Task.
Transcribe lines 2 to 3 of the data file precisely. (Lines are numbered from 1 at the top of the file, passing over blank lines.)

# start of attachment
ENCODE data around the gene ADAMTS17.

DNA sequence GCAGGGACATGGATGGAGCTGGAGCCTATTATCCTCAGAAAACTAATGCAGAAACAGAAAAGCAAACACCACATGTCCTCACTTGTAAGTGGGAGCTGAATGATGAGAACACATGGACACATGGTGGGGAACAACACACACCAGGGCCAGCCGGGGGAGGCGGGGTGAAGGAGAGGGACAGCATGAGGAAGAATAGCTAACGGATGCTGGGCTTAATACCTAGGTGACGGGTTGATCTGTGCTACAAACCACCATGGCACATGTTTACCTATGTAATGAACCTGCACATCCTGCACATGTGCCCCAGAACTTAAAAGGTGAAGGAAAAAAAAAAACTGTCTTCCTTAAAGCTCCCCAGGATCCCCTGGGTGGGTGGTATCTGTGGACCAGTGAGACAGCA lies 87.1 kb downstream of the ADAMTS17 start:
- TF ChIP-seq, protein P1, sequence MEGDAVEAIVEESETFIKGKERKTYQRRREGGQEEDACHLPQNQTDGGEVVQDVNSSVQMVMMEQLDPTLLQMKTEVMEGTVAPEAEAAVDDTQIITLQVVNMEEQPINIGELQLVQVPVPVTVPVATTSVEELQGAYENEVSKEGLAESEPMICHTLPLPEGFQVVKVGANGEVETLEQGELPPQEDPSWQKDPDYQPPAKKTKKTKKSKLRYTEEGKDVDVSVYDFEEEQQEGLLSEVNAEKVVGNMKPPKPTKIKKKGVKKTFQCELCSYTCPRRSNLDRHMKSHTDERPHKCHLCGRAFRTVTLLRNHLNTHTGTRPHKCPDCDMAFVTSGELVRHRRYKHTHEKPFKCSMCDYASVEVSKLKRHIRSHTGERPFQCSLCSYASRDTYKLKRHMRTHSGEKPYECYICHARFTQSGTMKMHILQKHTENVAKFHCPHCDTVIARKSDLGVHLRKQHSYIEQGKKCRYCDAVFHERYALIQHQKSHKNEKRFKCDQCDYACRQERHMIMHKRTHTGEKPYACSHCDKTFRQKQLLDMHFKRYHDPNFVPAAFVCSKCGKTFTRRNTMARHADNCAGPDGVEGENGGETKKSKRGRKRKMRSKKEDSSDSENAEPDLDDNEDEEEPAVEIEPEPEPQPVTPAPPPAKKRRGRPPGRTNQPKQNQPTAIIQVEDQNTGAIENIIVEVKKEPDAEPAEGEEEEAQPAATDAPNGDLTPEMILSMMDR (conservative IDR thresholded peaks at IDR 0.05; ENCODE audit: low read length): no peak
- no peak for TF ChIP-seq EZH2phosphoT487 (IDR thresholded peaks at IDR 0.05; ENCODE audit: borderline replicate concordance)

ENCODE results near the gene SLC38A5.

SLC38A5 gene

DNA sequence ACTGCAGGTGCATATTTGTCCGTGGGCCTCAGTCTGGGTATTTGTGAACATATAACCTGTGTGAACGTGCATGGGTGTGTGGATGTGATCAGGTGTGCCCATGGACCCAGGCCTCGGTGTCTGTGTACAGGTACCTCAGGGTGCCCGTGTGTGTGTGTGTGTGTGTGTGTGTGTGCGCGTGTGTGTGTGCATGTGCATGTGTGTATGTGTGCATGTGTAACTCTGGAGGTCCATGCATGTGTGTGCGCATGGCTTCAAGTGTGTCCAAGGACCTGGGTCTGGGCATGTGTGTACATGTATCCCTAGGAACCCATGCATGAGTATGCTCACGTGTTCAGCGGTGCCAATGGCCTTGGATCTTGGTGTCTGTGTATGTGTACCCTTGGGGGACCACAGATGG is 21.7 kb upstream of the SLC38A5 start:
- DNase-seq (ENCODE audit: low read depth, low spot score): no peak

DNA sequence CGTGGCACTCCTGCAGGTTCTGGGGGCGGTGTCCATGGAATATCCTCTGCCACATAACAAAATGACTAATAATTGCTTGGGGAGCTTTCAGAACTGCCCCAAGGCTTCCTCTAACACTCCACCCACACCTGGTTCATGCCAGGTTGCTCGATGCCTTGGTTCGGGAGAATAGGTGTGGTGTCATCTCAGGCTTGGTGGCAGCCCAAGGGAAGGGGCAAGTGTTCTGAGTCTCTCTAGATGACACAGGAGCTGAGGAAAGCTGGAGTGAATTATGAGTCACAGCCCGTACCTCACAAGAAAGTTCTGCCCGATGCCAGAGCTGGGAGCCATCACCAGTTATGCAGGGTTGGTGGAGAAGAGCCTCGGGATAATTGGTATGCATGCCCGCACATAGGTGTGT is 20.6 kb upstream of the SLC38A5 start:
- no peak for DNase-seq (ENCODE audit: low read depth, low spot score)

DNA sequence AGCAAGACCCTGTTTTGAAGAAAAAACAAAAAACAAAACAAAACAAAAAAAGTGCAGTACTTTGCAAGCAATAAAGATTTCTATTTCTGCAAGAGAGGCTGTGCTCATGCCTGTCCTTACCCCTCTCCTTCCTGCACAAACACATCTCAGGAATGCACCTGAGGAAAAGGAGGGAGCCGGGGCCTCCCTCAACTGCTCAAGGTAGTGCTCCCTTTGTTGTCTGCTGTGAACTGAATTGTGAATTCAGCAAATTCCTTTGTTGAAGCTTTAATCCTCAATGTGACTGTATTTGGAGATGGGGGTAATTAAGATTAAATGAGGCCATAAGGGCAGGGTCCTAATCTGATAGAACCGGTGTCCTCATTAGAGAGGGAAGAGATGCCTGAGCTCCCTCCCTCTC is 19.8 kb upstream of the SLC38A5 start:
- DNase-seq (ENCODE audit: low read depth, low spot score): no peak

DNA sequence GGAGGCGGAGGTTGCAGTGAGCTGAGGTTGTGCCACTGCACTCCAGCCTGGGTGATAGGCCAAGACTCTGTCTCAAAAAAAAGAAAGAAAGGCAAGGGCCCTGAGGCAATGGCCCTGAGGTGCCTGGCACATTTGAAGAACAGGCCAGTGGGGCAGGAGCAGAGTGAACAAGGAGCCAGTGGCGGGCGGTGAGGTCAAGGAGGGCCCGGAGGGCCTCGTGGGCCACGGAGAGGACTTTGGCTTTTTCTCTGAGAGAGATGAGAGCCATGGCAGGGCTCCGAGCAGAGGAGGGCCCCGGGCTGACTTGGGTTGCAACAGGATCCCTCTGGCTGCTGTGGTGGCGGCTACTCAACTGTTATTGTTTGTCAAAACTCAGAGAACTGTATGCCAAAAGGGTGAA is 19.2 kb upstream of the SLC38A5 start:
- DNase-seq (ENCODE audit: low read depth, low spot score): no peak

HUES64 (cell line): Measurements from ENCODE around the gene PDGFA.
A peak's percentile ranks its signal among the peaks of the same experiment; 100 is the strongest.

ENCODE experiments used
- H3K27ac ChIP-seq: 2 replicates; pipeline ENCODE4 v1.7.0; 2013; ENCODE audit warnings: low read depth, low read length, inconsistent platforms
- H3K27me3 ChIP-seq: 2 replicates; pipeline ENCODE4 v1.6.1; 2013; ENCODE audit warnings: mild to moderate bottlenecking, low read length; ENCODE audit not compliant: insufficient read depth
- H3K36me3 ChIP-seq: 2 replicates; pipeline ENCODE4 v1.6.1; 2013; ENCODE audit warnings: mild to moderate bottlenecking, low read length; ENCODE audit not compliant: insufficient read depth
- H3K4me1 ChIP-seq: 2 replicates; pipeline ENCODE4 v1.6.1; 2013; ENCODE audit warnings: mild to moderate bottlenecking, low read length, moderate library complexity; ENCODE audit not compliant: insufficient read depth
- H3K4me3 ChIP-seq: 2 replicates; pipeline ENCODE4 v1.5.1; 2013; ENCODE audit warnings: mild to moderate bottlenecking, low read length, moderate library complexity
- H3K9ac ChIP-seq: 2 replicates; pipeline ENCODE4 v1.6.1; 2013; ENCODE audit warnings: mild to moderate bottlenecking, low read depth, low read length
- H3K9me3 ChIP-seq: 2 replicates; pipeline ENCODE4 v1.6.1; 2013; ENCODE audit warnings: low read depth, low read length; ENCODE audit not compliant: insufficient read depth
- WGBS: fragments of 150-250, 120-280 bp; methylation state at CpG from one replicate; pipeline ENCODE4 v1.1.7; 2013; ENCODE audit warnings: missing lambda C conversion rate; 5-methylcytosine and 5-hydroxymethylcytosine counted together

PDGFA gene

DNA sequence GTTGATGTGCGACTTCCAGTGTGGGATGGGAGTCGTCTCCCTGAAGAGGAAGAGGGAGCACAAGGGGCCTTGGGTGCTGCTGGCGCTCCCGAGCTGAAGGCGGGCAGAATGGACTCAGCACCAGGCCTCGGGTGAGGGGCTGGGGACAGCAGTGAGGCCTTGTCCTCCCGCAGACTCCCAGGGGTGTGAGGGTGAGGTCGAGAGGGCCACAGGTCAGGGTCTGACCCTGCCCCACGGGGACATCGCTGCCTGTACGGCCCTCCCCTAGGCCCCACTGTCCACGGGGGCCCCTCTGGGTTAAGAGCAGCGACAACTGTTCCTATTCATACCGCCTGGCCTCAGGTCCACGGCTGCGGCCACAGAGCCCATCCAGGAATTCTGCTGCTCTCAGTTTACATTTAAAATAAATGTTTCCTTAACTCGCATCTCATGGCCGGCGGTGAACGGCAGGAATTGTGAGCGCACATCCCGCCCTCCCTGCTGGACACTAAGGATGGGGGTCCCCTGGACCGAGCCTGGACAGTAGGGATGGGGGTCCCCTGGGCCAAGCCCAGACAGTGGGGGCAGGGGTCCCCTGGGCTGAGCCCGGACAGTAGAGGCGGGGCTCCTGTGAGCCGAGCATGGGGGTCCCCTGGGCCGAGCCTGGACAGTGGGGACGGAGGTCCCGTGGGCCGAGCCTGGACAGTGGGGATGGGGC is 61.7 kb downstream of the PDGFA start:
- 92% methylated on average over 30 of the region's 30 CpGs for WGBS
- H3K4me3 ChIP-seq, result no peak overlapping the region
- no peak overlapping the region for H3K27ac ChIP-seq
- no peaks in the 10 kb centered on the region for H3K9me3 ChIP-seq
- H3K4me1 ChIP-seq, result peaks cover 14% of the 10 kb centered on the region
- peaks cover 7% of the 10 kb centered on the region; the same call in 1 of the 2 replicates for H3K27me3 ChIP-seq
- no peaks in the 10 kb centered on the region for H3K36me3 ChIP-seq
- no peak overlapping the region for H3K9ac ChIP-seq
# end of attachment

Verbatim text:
DNA sequence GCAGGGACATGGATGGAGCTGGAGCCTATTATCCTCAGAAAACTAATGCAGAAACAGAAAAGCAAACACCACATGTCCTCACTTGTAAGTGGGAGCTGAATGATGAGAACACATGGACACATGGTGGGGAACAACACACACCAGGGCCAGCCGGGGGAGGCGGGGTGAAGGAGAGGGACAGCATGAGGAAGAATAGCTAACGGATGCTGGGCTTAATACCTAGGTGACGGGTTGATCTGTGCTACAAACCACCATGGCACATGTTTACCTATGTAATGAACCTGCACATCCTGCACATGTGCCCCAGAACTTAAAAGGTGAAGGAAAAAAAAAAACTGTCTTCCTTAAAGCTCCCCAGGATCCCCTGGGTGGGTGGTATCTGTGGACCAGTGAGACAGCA lies 87.1 kb downstream of the ADAMTS17 start:
- TF ChIP-seq, protein P1, sequence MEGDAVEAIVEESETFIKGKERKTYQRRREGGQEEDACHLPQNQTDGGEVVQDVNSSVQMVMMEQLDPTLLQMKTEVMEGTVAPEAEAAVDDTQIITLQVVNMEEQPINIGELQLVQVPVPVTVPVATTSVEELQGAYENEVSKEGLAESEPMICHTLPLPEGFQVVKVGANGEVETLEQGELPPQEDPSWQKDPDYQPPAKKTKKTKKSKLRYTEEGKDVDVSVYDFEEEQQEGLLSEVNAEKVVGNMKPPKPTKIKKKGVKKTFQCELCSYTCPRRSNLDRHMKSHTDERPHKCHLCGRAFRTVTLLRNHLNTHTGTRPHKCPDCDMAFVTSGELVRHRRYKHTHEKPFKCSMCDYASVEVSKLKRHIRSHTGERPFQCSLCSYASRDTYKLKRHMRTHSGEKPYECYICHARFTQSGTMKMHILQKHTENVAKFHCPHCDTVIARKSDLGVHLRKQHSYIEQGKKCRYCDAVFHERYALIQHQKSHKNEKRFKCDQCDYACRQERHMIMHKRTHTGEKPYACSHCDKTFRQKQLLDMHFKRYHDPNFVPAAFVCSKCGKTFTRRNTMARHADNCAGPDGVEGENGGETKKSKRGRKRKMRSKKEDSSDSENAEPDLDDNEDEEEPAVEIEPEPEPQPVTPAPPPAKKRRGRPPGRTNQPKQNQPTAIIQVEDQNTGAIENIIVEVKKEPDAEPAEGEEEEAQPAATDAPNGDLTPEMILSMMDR (conservative IDR thresholded peaks at IDR 0.05; ENCODE audit: low read length): no peak